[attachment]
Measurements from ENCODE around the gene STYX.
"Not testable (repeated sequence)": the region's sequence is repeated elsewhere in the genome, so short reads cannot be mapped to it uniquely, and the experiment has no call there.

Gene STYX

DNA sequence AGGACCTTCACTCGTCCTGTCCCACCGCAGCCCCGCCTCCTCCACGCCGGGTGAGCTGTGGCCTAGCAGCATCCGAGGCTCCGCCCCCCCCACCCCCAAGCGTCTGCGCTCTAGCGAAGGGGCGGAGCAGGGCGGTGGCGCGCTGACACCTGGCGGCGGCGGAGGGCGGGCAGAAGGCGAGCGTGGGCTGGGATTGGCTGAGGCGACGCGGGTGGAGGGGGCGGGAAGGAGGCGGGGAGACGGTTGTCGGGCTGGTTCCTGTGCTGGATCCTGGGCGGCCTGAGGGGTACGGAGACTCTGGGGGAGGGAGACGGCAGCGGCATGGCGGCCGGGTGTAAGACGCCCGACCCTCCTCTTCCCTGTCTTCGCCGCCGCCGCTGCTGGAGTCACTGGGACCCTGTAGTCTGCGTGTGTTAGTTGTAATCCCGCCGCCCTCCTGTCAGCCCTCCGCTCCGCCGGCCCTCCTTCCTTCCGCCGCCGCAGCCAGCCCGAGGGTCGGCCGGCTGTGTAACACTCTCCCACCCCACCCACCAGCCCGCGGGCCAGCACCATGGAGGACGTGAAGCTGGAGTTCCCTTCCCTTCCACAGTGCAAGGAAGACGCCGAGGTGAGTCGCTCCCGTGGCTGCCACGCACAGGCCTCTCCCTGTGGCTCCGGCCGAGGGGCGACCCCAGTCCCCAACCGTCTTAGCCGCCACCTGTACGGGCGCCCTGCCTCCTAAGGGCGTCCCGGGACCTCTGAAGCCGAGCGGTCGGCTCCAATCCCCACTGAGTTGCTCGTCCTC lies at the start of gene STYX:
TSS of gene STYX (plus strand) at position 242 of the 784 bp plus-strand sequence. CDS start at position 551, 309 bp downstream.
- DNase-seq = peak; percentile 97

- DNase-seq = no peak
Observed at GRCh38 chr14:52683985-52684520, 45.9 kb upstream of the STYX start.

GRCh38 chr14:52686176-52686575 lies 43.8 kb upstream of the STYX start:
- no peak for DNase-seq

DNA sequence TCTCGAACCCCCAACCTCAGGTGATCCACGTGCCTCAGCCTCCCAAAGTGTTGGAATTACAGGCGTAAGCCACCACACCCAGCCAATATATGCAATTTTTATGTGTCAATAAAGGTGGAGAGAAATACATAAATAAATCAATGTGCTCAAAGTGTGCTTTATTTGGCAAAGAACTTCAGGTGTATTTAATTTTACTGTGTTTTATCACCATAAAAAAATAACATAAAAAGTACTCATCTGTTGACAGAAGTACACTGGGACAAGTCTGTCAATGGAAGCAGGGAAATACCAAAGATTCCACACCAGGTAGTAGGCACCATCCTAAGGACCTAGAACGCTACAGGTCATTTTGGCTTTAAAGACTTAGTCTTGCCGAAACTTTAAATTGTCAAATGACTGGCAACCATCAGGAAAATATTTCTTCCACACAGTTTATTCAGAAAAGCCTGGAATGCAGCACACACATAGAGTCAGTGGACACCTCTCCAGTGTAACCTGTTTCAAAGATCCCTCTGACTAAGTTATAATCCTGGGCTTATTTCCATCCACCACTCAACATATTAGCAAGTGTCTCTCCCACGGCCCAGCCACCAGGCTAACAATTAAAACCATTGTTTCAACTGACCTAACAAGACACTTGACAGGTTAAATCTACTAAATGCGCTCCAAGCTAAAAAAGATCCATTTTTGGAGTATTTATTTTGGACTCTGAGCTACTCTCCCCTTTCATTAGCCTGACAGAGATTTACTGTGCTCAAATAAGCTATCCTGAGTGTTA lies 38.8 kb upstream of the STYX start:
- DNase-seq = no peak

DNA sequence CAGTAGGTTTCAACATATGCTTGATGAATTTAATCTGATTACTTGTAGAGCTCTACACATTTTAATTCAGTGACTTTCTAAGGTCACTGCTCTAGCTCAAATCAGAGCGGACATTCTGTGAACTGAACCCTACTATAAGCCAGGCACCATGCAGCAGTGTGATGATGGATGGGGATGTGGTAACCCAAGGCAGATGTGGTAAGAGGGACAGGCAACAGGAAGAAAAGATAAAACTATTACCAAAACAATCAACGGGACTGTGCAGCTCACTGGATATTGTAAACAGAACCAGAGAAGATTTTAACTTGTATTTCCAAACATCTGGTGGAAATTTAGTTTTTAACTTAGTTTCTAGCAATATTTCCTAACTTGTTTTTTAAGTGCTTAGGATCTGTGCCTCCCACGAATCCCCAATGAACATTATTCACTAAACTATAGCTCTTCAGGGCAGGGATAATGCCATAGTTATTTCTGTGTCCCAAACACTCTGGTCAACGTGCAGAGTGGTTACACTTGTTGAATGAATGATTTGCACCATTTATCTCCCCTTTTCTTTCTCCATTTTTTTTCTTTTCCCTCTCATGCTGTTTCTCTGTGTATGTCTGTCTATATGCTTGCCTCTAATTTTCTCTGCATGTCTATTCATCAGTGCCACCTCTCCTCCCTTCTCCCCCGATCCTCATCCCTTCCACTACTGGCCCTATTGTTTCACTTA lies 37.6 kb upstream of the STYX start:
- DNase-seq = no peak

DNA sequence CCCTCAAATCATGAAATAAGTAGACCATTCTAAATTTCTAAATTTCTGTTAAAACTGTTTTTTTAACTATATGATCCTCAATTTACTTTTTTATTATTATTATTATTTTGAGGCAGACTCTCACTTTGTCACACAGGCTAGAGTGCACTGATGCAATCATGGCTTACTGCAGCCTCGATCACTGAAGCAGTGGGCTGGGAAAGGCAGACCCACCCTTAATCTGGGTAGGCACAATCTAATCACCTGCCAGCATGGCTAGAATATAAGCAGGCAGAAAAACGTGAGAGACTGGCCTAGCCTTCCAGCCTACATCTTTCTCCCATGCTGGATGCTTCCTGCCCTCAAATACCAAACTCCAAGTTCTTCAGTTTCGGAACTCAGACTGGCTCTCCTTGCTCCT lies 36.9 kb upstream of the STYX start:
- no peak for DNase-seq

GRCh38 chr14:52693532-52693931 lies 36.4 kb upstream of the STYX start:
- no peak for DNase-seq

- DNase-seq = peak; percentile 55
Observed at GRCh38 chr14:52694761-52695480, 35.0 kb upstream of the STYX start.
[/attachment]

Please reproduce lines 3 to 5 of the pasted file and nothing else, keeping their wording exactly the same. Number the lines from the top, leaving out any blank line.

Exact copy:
Gene STYX

DNA sequence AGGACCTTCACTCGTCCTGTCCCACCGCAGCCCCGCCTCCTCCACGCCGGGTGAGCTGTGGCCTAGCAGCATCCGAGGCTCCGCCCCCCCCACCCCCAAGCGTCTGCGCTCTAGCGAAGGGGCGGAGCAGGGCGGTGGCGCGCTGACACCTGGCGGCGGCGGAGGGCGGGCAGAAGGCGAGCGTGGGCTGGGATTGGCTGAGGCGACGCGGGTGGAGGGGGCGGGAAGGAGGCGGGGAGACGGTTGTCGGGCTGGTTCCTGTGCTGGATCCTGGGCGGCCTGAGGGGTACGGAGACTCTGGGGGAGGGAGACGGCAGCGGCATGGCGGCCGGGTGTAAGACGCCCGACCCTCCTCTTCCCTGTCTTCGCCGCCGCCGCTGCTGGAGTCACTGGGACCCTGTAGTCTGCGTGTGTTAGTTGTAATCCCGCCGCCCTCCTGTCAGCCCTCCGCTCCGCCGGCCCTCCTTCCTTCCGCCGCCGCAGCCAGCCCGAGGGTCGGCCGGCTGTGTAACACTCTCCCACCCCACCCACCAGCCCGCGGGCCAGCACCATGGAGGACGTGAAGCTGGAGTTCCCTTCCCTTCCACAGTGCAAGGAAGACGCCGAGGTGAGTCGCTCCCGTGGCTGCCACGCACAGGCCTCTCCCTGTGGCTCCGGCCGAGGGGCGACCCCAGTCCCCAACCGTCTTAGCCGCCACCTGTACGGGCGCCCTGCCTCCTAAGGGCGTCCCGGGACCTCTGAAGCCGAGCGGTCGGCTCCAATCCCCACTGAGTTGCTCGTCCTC lies at the start of gene STYX:
TSS of gene STYX (plus strand) at position 242 of the 784 bp plus-strand sequence. CDS start at position 551, 309 bp downstream.